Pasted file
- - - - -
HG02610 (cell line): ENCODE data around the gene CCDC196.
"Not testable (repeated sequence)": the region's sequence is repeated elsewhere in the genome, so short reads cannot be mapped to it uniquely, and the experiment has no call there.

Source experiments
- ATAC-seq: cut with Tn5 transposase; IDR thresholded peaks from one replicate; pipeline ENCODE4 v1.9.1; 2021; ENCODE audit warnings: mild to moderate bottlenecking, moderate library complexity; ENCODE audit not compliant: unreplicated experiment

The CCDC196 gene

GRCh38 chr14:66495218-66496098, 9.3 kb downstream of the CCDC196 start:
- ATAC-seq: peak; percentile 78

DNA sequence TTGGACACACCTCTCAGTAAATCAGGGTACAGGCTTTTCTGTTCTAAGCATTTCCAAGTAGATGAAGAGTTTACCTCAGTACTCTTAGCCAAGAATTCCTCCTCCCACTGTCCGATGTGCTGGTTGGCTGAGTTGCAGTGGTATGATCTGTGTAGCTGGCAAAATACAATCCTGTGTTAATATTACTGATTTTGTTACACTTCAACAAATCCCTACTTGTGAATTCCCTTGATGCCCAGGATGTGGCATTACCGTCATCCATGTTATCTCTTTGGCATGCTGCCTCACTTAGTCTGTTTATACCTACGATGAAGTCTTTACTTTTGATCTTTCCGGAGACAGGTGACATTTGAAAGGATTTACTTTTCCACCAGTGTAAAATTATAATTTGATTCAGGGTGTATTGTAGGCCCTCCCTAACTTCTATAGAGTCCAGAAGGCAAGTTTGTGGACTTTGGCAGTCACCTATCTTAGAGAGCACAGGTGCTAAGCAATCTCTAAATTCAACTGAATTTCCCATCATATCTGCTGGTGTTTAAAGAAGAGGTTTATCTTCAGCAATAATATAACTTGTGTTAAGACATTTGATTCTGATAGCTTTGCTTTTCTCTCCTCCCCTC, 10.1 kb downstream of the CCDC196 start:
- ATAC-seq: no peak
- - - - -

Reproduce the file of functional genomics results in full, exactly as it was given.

HG02610 (cell line): ENCODE data around the gene CCDC196.
"Not testable (repeated sequence)": the region's sequence is repeated elsewhere in the genome, so short reads cannot be mapped to it uniquely, and the experiment has no call there.

Source experiments
- ATAC-seq: cut with Tn5 transposase; IDR thresholded peaks from one replicate; pipeline ENCODE4 v1.9.1; 2021; ENCODE audit warnings: mild to moderate bottlenecking, moderate library complexity; ENCODE audit not compliant: unreplicated experiment

The CCDC196 gene

GRCh38 chr14:66495218-66496098, 9.3 kb downstream of the CCDC196 start:
- ATAC-seq: peak; percentile 78

DNA sequence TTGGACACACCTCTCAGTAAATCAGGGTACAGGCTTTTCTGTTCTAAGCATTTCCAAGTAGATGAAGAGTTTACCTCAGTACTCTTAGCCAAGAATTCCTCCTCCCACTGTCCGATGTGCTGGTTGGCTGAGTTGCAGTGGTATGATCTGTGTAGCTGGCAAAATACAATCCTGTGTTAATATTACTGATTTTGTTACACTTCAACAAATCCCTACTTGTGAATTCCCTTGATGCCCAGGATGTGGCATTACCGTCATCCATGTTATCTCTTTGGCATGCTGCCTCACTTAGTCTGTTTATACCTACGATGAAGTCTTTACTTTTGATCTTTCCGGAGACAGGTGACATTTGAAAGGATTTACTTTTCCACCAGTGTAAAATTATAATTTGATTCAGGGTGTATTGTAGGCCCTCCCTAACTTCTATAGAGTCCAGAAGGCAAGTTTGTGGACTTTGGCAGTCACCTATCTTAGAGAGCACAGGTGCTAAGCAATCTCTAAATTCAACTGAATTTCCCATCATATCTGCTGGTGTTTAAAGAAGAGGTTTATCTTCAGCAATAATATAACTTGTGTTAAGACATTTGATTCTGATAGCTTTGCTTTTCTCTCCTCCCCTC, 10.1 kb downstream of the CCDC196 start:
- ATAC-seq: no peak